In my previous article, I talked about the regular payout ratio investors should consider looking at before investing in a dividend paying stock. I would like to dig even deeper into what to look for when analyzing an investment. I want to bring up the free cash flow payout ratio.
Many of you know what free cash flow is, but for those who don't, here is an example. Let's say you make $100,000 a year and have a car valued at $30,000. Now a car depreciates in value because it has a limited lifetime. Let's say the car depreciates in value by $10,000 each year. So basically you are losing $10,000 each year, right? Not really, your car still works fine and it will probably continue to work fine for a long time. However, the way publicly traded companies do their income statements, they actually would count the $10,000 as a loss. So they would see you making $90,000 a year instead of the $100,000, even though you technically didn't lose money.
Many companies have a lot of depreciating assets. Oil companies have rigs that lose value over time. Transportation companies have ships and trucks. So it is important to know that when analyzing these statements, you should read the cash flow statements.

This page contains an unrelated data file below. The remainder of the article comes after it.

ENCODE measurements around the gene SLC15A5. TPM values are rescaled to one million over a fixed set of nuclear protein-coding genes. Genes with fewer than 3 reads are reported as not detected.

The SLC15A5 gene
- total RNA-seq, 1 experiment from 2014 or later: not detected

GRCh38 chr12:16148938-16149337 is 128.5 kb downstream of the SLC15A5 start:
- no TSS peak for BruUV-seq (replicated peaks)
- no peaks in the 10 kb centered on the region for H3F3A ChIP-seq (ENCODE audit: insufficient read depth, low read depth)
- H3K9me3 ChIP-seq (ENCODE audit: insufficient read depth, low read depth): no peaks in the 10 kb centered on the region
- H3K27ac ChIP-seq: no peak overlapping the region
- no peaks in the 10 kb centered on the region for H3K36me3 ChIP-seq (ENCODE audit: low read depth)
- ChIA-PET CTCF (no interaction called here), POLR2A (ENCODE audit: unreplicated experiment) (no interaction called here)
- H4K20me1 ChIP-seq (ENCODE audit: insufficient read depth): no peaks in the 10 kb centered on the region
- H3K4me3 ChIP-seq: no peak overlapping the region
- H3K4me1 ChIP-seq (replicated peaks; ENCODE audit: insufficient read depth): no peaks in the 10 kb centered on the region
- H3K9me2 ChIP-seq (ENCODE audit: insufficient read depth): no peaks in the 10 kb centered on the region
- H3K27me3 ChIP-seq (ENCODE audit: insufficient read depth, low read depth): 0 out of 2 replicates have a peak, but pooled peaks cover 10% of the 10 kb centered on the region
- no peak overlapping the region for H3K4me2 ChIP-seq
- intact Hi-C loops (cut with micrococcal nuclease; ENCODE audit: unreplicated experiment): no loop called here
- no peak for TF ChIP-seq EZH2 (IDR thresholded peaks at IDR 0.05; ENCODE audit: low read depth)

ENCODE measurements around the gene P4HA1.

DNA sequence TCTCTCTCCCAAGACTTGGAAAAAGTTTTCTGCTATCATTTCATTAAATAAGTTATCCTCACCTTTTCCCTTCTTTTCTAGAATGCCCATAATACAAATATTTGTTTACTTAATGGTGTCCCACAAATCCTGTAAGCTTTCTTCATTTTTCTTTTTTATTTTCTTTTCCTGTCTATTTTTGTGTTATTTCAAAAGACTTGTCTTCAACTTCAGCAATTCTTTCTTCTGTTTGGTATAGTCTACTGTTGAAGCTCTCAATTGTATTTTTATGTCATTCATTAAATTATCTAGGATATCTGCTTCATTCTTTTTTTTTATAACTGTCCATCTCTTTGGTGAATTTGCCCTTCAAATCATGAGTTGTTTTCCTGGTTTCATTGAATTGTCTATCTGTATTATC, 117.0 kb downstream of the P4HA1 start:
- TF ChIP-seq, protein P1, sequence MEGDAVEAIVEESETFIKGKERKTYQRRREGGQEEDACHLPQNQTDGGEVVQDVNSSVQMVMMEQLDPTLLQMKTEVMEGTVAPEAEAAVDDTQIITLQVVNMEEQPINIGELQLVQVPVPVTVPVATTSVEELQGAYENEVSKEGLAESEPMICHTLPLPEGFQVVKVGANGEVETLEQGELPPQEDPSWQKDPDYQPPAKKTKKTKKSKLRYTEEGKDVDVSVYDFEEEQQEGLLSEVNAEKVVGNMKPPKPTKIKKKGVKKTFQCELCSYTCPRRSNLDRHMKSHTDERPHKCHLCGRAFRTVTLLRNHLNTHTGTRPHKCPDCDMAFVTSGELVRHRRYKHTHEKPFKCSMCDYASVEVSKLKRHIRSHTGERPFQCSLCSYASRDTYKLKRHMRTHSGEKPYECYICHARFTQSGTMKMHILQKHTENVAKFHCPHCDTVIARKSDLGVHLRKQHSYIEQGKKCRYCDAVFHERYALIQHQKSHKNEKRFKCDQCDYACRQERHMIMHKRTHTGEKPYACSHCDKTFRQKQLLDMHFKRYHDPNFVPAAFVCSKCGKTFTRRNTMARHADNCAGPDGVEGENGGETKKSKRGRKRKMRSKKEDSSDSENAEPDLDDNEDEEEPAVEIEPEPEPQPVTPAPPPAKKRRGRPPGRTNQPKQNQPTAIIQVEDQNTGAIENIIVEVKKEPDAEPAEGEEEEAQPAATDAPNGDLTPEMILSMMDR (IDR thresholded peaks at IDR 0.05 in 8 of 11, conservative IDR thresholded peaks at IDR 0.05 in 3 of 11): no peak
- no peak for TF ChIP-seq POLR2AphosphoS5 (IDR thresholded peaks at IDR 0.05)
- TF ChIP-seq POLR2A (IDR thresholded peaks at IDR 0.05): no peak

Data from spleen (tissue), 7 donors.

I want to explain how it should be used in dividend investing. Many income investors may just look at a company's earnings and see how much is being paid out in dividends. Instead they should be observing how much of the free cash flow is being paid out. This is actually very easy to look up.
Free Cash Flow = Operating Cash Flow - Capex
Let's use a few examples. Frontier Communications (FTR) is a company thats pays a 10.5% dividend. The payout ratio shows as over 400%. However if you dig deeper, then you see a different story.
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The company is getting a very large amount of free cash flow and is easily able to cover the dividend payments. This is very similar to CenturyLink (CTL), which is in the same business as Frontier. CenturyLink pays a 8.4% dividend and has a payout ratio of 123%, but in reality its dividend payment is about 75% of free cash flow.
Take a look at Hospitality Properties Trust (HPT). It pays a 7.8% dividend and has a payout ratio of over 600%. However, if you look through its cash flows, you can see that they are able to cover the payments. Hotels tend to depreciate in value fast and need costant upkeep, so it's no wonder the company's net is reported the way it is.
Free cash flow should always be used when analyzing dividend paying stocks. There are strong companies out there that can easily cover their high yields, but due to accounting procedures, many investors look at net income and turn away. I hope all you income investors out there start using this simple but effective strategy.
Disclosure: I have no positions in any stocks mentioned, and no plans to initiate any positions within the next 72 hours.